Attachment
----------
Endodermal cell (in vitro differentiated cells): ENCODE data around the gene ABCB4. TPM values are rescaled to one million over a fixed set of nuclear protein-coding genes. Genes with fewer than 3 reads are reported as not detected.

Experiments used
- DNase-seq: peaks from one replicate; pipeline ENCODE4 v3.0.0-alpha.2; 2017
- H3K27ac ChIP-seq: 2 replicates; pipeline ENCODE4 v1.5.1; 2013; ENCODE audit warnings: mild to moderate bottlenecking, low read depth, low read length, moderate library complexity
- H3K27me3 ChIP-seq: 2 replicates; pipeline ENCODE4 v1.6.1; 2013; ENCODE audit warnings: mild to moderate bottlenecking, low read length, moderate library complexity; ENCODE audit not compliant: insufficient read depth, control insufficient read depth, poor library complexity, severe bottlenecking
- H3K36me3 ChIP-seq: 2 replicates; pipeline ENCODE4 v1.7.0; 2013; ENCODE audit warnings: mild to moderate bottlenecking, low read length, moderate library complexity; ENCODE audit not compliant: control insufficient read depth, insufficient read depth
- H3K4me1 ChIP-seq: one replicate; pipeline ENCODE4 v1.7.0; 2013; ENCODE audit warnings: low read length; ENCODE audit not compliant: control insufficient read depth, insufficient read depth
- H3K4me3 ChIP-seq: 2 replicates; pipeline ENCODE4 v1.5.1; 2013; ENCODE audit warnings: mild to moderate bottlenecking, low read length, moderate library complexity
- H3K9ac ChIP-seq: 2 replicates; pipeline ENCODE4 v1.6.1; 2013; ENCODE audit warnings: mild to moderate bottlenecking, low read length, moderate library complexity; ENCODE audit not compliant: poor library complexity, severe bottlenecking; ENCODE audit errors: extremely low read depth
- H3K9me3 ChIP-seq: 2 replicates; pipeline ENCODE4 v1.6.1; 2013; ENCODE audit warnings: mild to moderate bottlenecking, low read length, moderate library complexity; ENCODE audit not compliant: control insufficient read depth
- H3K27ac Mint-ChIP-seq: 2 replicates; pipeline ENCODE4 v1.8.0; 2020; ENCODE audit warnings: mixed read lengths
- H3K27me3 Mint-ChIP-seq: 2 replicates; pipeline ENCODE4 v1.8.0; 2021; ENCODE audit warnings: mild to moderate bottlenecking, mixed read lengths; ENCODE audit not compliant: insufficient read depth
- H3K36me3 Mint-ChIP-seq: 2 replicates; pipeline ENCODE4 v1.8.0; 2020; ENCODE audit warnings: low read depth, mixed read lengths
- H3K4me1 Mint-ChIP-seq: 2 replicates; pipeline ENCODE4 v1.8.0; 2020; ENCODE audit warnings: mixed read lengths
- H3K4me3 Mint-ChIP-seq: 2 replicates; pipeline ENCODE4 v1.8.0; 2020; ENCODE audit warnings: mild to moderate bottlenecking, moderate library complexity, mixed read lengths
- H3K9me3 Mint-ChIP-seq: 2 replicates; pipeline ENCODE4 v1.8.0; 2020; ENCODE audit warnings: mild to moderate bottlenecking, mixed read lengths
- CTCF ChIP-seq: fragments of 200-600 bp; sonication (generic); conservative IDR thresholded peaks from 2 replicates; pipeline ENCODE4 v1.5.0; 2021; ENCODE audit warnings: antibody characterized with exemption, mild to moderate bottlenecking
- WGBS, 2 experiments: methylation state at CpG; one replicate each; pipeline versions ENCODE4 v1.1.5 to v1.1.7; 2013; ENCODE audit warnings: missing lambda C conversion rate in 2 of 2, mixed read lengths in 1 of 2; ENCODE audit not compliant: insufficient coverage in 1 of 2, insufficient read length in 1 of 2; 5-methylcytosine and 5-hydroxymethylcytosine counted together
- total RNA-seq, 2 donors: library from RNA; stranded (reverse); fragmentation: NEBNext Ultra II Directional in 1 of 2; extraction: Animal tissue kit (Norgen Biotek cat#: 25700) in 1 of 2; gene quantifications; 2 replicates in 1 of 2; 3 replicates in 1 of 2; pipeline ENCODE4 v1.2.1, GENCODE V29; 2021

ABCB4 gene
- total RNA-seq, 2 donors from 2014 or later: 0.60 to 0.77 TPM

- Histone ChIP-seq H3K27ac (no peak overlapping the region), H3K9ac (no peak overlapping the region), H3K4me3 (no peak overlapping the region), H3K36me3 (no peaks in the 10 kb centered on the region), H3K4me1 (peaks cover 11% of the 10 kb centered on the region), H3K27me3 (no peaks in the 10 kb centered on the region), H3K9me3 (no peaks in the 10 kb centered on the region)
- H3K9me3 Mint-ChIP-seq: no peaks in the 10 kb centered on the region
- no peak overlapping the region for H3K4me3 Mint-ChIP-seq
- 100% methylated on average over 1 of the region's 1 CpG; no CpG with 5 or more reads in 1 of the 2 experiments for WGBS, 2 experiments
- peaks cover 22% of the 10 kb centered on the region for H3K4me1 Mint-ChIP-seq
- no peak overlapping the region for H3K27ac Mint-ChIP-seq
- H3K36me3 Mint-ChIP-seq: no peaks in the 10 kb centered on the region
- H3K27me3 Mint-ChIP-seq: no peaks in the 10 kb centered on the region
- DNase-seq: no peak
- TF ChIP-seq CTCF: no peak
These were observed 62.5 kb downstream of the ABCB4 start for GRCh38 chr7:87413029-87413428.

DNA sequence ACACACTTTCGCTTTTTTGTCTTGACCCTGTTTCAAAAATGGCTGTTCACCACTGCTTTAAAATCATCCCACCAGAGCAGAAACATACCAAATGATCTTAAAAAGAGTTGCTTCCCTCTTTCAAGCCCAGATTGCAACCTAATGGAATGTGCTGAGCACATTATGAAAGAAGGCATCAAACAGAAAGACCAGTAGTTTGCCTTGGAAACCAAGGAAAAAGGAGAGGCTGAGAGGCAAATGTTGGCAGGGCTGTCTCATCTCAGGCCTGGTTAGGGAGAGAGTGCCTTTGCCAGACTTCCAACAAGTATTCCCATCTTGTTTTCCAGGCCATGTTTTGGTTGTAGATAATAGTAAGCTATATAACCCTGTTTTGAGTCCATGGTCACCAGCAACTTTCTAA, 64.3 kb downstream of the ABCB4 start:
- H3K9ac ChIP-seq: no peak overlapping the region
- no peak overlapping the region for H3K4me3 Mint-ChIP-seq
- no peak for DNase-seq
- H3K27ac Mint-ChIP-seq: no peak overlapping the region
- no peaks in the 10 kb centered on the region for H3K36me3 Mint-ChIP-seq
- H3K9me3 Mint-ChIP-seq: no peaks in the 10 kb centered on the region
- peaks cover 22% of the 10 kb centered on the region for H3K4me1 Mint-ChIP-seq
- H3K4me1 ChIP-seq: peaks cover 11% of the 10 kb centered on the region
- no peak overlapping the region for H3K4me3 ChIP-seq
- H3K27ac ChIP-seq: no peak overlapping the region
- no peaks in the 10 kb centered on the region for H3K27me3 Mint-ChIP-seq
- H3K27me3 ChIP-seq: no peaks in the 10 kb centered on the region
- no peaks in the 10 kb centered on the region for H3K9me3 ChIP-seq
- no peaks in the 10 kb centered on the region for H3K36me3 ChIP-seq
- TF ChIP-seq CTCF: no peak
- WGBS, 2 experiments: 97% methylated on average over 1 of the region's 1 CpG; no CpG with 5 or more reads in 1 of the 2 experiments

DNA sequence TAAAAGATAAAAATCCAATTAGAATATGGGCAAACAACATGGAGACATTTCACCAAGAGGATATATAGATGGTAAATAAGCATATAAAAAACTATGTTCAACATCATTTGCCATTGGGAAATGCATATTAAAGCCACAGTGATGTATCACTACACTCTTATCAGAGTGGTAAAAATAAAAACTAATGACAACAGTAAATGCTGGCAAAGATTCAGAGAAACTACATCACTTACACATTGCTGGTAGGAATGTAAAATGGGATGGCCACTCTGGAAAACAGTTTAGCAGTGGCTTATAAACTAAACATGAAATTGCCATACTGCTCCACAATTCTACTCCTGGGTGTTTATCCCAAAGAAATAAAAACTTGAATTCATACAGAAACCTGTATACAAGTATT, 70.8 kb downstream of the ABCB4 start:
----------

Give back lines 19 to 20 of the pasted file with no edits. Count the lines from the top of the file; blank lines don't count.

- total RNA-seq, 2 donors: library from RNA; stranded (reverse); fragmentation: NEBNext Ultra II Directional in 1 of 2; extraction: Animal tissue kit (Norgen Biotek cat#: 25700) in 1 of 2; gene quantifications; 2 replicates in 1 of 2; 3 replicates in 1 of 2; pipeline ENCODE4 v1.2.1, GENCODE V29; 2021

ABCB4 gene